Tuesday, May 26, 2009

Rise of the Startups

My gut feeling has been that history is cyclical, generally speaking, and that true revolutionary change is highly unlikely in the long term. Little did I know that there is an incredible amount of information on this topic just a Google search away.

Wikipedia article on "Social cycle theory"

Anyways, the following excerpt from this Wired.com article about the "new new economy" caught my attention:
As venture capitalist Paul Graham put it, "It turns out the rule 'large and disciplined organizations win' needs to have a qualification appended: 'at games that change slowly.' No one knew till change reached a sufficient speed."

The result is that the next new economy, the one rising from the ashes of this latest meltdown, will favor the small.
The article points out the recent decline of large corporations and points out their disadvantages in our current economy, while highlighting the strengths of small, nimble startups. The article also links to an article by Paul Graham, expanding on the whole "old versus new" debate.
But in the late twentieth century something changed. It turned out that economies of scale were not the only force at work. Particularly in technology, the increase in speed one could get from smaller groups started to trump the advantages of size.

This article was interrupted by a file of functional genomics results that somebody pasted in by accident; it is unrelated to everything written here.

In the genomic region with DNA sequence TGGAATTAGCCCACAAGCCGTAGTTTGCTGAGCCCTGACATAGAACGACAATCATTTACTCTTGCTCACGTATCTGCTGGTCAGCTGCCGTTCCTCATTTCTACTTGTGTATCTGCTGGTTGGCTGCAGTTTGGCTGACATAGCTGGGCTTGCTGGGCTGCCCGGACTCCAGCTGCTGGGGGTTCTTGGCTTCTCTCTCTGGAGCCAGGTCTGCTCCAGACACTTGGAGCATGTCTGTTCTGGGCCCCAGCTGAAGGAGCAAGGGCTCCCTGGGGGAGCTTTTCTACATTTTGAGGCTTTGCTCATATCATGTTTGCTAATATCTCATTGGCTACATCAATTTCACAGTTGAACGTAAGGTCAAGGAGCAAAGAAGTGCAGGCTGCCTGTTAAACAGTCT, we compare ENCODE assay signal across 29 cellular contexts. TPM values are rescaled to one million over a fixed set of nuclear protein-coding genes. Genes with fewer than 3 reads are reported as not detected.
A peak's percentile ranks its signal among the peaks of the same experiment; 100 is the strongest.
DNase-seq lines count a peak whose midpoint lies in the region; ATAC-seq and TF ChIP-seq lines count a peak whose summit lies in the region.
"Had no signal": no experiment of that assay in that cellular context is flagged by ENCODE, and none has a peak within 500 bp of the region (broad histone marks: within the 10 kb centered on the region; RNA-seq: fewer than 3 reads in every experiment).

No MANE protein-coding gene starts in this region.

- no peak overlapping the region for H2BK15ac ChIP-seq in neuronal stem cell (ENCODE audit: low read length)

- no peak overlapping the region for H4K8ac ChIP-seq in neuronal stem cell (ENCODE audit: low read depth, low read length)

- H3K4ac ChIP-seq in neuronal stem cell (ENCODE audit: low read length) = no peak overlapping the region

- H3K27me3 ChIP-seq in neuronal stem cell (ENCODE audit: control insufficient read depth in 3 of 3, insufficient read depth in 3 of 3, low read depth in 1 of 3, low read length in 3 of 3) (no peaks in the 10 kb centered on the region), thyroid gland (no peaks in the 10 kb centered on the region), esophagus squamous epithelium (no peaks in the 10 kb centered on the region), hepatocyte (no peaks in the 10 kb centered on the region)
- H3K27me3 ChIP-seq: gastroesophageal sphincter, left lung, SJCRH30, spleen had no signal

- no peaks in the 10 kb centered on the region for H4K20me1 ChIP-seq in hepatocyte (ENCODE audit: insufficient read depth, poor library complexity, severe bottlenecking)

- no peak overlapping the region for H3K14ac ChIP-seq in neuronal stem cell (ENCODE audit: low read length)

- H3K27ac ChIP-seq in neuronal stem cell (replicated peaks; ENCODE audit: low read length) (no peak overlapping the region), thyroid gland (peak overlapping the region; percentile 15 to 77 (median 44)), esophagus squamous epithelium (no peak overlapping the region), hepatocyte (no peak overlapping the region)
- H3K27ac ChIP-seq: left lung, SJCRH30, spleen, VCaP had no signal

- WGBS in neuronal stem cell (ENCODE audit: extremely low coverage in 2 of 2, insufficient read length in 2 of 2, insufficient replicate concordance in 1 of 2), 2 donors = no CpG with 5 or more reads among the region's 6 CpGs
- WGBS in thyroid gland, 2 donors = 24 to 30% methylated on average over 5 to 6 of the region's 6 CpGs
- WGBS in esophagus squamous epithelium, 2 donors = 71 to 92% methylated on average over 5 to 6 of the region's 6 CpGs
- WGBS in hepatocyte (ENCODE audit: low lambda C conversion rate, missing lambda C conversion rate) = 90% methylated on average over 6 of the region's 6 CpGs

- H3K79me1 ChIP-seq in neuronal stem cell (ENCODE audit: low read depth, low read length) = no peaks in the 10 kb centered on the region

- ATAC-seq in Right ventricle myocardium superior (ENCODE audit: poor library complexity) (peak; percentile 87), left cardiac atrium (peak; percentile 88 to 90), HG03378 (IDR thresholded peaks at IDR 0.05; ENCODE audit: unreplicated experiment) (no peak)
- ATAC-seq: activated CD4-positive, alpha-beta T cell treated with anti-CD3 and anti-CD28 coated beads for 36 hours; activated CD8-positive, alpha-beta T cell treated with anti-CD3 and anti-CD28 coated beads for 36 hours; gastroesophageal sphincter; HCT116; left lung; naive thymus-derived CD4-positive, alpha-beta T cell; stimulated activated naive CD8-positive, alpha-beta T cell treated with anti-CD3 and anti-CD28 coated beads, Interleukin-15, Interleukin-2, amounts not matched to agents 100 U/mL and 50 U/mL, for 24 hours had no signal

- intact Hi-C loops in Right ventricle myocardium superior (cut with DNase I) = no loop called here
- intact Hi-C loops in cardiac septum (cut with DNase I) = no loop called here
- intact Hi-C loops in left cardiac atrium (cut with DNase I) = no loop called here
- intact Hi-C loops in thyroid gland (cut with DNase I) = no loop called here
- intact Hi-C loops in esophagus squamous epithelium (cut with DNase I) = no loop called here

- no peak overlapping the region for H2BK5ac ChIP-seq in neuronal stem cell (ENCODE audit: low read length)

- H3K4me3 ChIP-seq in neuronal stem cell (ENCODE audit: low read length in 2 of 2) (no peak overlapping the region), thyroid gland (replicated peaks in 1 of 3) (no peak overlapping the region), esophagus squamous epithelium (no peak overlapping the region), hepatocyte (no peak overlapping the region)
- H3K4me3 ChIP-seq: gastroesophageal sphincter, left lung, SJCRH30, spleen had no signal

Large organizations will start to do worse now, though, because for the first time in history they're no longer getting the best people. An ambitious kid graduating from college now doesn't want to work for a big company. They want to work for the hot startup that's rapidly growing into one. If they're really ambitious, they want to start it.
Reading that article led to another one, which talks about the declining importance of credentials and how startups are much more meritocratic - nobody cares where you went to school or who your parents are, all that matters is your performance.
History suggests that, all other things being equal, a society prospers in proportion to its ability to prevent parents from influencing their children's success directly. It's a fine thing for parents to help their children indirectly—for example, by helping them to become smarter or more disciplined, which then makes them more successful. The problem comes when parents use direct methods: when they are able to use their own wealth or power as a substitute for their children's qualities.

Large organizations can't do this. But a bunch of small organizations in a market can come close. A market takes every organization and keeps just the good ones. As organizations get smaller, this approaches taking every person and keeping just the good ones. So all other things being equal, a society consisting of more, smaller organizations will care less about credentials.

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